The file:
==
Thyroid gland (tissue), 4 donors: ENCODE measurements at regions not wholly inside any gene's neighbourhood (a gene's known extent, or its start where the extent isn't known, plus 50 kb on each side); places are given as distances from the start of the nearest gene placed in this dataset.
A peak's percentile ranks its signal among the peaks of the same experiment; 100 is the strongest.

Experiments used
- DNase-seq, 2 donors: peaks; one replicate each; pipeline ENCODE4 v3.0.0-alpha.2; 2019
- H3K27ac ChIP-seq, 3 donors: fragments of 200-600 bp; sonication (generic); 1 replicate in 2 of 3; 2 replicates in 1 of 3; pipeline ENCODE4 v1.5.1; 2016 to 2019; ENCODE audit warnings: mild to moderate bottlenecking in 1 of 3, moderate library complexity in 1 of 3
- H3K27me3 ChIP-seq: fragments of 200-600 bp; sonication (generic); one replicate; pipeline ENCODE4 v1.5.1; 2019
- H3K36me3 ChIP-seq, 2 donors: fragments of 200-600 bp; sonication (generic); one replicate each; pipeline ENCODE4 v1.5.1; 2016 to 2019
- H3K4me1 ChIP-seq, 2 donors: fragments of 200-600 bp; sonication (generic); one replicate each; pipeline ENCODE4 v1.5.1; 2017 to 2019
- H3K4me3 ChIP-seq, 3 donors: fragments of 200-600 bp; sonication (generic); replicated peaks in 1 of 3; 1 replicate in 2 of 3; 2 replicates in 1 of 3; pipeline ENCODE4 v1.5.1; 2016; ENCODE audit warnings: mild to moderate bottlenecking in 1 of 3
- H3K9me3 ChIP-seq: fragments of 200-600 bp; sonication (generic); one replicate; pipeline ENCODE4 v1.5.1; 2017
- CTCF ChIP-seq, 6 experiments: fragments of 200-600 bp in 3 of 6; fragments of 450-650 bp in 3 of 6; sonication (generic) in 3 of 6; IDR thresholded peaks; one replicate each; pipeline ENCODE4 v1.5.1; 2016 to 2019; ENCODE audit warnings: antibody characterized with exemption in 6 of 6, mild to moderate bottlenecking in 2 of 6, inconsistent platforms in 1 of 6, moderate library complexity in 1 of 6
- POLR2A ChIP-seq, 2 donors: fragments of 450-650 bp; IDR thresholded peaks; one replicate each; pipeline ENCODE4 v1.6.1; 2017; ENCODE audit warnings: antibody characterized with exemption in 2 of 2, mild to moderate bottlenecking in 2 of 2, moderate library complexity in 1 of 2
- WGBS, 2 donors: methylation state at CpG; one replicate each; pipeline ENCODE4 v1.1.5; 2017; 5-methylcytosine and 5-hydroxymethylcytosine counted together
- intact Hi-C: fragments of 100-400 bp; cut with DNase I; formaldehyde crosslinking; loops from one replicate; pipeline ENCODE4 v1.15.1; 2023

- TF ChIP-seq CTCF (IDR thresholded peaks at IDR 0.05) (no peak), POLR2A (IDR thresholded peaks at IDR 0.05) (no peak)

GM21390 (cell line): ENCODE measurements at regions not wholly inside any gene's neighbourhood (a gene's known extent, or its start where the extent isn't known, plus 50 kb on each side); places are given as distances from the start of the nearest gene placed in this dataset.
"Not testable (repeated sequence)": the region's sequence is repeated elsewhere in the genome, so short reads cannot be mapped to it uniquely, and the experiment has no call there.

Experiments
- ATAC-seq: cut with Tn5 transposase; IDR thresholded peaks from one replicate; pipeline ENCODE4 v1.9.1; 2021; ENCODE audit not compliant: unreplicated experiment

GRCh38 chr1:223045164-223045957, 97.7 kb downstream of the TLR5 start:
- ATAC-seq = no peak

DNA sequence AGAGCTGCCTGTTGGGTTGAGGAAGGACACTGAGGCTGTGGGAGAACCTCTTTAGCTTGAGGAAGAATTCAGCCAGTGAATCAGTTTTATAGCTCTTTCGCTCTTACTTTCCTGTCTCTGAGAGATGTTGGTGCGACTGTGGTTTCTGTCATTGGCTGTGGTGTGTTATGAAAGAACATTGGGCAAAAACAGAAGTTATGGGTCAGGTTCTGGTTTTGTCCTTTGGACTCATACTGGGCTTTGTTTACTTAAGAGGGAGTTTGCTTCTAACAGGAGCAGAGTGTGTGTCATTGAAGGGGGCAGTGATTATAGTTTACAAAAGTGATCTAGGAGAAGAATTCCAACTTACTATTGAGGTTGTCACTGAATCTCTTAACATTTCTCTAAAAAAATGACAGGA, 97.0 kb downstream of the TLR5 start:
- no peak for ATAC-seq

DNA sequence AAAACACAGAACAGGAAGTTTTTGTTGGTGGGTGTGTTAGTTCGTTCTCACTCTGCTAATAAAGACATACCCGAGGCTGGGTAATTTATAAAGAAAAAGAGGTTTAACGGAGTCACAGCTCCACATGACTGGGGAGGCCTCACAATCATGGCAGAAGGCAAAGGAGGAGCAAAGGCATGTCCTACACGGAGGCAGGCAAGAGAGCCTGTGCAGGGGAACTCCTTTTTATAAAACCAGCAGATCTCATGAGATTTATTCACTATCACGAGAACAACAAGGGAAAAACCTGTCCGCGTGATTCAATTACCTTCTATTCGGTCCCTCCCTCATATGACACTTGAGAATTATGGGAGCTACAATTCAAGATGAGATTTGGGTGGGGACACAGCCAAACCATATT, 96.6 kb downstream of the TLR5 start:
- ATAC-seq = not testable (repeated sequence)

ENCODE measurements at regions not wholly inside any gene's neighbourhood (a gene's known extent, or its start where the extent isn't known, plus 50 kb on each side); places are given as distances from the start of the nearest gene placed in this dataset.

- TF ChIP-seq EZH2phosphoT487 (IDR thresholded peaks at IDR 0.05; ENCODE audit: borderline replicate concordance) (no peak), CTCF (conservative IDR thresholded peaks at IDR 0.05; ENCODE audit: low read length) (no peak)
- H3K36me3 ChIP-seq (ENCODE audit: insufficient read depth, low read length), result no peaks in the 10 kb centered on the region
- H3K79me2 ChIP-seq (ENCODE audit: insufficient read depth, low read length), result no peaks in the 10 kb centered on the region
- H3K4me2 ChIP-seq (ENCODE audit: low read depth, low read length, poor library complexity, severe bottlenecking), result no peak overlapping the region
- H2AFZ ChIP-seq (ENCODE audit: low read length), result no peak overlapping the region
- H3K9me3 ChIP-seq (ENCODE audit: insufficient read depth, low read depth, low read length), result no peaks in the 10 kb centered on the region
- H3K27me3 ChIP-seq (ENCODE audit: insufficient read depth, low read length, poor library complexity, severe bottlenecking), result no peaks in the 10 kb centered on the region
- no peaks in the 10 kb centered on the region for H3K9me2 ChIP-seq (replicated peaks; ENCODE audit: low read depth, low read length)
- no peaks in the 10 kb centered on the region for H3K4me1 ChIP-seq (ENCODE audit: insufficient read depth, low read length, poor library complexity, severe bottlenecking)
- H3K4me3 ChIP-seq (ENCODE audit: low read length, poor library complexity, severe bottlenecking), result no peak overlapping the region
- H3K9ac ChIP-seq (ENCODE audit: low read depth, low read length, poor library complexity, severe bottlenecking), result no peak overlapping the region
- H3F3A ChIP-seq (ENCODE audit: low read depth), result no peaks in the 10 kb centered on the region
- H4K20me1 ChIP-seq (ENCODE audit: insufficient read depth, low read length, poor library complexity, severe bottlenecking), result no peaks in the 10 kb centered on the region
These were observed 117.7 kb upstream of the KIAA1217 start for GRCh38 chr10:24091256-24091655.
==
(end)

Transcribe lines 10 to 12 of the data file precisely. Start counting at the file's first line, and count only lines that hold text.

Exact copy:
- H3K9me3 ChIP-seq: fragments of 200-600 bp; sonication (generic); one replicate; pipeline ENCODE4 v1.5.1; 2017
- CTCF ChIP-seq, 6 experiments: fragments of 200-600 bp in 3 of 6; fragments of 450-650 bp in 3 of 6; sonication (generic) in 3 of 6; IDR thresholded peaks; one replicate each; pipeline ENCODE4 v1.5.1; 2016 to 2019; ENCODE audit warnings: antibody characterized with exemption in 6 of 6, mild to moderate bottlenecking in 2 of 6, inconsistent platforms in 1 of 6, moderate library complexity in 1 of 6
- POLR2A ChIP-seq, 2 donors: fragments of 450-650 bp; IDR thresholded peaks; one replicate each; pipeline ENCODE4 v1.6.1; 2017; ENCODE audit warnings: antibody characterized with exemption in 2 of 2, mild to moderate bottlenecking in 2 of 2, moderate library complexity in 1 of 2